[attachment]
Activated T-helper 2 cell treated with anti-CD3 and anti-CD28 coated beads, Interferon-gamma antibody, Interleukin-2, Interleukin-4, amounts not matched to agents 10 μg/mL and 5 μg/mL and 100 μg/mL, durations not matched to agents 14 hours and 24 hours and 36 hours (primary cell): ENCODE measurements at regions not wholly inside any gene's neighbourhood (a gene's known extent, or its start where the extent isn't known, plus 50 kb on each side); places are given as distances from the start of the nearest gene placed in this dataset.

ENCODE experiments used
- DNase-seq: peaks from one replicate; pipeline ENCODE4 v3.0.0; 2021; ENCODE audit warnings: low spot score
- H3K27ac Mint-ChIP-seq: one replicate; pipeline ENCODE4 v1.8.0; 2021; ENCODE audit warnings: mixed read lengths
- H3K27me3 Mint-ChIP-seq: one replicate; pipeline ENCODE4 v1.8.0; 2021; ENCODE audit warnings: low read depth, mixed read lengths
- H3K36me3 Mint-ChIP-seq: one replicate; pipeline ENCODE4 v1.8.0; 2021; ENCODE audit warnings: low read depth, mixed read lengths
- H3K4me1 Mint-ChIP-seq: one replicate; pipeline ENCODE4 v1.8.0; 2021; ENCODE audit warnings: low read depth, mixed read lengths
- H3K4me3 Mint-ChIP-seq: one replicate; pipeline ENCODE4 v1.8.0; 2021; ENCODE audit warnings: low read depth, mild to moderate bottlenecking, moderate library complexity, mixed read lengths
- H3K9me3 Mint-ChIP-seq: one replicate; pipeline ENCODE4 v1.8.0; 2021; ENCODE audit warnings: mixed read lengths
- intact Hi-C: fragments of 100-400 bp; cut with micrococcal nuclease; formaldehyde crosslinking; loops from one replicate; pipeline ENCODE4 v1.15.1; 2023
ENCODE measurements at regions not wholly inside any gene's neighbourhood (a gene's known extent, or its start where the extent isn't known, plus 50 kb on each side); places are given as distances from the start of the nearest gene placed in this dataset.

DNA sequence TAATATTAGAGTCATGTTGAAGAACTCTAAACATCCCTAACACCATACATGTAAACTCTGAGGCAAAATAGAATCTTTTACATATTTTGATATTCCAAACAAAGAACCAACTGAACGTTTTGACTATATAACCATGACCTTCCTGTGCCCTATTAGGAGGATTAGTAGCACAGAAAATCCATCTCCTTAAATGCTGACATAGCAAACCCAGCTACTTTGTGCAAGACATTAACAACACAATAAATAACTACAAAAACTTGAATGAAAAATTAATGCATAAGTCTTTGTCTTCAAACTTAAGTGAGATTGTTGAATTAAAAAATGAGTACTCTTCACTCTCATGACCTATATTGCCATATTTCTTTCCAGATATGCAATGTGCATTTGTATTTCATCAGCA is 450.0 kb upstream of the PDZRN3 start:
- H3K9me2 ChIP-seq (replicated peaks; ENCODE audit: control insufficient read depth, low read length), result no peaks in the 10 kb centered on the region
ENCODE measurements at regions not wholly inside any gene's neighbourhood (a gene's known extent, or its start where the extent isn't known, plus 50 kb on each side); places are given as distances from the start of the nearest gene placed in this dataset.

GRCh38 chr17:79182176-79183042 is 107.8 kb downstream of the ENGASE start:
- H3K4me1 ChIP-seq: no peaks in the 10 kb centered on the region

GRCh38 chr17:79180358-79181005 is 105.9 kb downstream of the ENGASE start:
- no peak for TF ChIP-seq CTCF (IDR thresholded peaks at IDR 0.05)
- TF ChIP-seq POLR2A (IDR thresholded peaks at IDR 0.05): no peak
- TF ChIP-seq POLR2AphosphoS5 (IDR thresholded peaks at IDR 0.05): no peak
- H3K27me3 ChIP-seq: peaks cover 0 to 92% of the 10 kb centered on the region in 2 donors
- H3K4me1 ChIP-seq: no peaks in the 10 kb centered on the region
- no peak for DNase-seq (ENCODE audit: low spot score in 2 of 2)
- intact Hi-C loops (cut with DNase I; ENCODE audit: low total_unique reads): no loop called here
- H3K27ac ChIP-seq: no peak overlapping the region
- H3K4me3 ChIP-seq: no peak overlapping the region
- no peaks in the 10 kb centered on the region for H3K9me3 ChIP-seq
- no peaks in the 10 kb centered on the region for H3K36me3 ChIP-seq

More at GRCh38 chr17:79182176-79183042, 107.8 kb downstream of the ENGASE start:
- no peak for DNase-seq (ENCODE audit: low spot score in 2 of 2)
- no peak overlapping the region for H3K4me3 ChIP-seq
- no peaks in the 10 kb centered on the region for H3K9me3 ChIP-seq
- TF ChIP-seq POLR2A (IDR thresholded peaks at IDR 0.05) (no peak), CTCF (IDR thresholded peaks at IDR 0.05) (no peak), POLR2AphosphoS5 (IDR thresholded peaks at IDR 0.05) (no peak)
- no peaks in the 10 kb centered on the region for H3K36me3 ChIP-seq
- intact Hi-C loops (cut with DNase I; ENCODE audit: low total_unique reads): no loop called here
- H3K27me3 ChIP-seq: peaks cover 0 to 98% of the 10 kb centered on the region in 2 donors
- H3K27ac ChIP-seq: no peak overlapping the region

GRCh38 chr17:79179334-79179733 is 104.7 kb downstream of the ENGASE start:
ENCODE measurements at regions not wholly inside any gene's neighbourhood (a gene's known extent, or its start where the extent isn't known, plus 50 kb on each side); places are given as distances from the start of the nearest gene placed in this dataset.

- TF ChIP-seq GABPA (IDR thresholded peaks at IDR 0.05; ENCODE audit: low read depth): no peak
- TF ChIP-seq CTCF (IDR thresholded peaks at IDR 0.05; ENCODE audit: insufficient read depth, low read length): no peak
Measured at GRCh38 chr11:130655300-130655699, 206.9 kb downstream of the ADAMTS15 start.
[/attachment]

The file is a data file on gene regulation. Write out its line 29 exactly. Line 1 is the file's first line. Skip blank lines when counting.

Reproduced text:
More at GRCh38 chr17:79182176-79183042, 107.8 kb downstream of the ENGASE start: